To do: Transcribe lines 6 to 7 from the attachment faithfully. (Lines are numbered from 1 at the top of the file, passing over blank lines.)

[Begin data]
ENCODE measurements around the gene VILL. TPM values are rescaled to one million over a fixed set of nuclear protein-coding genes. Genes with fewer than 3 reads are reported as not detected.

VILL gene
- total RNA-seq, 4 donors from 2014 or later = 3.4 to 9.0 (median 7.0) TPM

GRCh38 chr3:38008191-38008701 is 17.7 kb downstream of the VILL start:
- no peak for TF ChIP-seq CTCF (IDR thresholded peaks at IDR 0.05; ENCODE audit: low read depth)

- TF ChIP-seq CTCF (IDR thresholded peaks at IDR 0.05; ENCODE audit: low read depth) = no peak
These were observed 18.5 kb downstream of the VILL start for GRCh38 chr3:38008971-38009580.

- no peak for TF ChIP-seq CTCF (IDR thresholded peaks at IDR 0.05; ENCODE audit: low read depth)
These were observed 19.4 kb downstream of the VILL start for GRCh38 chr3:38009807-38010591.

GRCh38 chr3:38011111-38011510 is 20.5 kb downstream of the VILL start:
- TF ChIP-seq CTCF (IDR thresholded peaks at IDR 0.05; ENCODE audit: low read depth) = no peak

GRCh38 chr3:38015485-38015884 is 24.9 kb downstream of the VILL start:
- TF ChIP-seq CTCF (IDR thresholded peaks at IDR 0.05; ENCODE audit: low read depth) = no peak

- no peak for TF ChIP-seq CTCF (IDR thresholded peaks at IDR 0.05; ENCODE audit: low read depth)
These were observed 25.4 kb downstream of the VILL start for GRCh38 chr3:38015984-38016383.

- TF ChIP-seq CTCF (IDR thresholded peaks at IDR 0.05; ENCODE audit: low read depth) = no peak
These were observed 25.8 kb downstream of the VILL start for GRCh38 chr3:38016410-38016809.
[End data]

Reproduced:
- TF ChIP-seq CTCF (IDR thresholded peaks at IDR 0.05; ENCODE audit: low read depth) = no peak
These were observed 18.5 kb downstream of the VILL start for GRCh38 chr3:38008971-38009580.